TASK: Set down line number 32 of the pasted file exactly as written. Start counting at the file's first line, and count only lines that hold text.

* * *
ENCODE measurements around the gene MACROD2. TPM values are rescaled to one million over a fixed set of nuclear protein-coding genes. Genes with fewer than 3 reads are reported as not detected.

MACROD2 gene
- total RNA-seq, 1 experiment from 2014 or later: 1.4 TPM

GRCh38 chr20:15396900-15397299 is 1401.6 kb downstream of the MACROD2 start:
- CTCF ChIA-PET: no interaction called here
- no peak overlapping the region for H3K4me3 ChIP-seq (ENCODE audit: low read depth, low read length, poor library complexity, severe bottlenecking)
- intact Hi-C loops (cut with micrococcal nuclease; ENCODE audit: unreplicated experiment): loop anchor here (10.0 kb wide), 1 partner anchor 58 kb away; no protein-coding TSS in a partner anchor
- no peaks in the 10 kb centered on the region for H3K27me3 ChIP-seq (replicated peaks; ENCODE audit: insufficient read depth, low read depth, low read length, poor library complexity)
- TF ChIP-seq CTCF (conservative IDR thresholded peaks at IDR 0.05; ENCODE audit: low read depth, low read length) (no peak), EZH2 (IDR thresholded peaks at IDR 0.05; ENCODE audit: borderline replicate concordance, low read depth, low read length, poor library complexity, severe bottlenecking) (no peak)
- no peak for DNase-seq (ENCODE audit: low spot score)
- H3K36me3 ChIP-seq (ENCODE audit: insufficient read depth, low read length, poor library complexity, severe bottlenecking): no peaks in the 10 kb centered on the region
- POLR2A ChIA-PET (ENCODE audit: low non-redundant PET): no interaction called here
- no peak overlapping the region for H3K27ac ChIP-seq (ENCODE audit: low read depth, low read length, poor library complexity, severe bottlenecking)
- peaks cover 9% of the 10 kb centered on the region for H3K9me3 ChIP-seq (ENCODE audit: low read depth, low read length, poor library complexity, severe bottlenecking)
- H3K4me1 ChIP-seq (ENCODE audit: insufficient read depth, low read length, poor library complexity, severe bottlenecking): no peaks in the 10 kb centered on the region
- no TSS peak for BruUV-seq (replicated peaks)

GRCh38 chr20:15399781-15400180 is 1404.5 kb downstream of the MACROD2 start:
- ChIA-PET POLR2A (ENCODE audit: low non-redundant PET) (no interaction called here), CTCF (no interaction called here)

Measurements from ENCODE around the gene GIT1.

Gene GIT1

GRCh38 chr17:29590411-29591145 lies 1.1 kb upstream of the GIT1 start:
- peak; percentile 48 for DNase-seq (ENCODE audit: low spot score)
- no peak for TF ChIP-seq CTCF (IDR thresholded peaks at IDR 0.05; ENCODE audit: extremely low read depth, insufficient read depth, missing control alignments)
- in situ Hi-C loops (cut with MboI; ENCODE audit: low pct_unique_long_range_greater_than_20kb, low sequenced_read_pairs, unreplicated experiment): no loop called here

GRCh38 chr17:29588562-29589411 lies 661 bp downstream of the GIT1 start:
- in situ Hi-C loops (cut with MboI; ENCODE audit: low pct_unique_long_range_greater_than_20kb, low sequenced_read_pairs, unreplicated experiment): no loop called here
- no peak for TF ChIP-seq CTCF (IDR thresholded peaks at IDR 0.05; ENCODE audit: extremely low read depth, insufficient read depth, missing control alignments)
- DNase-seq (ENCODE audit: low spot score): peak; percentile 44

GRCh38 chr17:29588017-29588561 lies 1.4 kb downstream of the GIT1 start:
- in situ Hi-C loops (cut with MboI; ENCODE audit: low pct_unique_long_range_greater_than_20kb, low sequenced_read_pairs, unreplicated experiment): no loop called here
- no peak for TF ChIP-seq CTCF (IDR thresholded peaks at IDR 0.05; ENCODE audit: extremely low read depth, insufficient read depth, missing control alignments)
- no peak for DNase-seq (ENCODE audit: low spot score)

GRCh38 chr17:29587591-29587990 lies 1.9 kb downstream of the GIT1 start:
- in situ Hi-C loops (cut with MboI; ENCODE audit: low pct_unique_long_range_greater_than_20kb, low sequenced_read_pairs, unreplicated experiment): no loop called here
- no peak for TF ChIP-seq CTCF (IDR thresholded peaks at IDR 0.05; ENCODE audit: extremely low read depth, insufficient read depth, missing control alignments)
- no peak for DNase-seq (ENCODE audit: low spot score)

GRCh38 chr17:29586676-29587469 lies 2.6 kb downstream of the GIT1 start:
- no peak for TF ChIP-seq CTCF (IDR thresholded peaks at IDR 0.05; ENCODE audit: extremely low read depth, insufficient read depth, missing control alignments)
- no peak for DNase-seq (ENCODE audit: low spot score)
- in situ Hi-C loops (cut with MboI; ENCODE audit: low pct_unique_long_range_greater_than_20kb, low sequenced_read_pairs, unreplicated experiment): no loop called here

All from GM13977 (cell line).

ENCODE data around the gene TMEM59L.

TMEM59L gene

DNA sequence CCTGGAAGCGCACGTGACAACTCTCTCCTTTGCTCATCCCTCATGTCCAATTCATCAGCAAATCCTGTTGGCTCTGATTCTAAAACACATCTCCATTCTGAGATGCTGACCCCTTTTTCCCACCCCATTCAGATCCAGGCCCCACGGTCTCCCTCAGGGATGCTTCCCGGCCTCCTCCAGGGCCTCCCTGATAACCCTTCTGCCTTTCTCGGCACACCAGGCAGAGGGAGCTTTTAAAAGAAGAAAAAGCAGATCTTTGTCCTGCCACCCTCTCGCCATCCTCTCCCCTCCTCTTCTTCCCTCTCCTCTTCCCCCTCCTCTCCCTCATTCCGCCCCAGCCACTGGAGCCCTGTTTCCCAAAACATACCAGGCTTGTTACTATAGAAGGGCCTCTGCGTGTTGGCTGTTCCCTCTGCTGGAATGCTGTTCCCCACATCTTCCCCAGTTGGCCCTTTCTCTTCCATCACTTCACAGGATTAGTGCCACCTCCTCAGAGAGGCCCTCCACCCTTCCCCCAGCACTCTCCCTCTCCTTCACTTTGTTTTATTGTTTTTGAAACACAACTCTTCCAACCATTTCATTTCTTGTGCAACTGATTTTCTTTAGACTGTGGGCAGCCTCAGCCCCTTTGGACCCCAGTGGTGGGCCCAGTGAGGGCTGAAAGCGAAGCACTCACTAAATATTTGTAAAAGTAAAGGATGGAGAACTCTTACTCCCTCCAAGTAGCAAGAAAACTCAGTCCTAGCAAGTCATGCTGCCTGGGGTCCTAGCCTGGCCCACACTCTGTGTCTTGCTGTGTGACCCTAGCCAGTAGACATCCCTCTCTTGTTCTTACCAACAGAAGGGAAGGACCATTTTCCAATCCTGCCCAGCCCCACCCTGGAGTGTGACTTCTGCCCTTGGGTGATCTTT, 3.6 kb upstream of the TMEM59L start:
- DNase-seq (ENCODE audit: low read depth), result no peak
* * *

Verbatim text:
- no peak for DNase-seq (ENCODE audit: low spot score)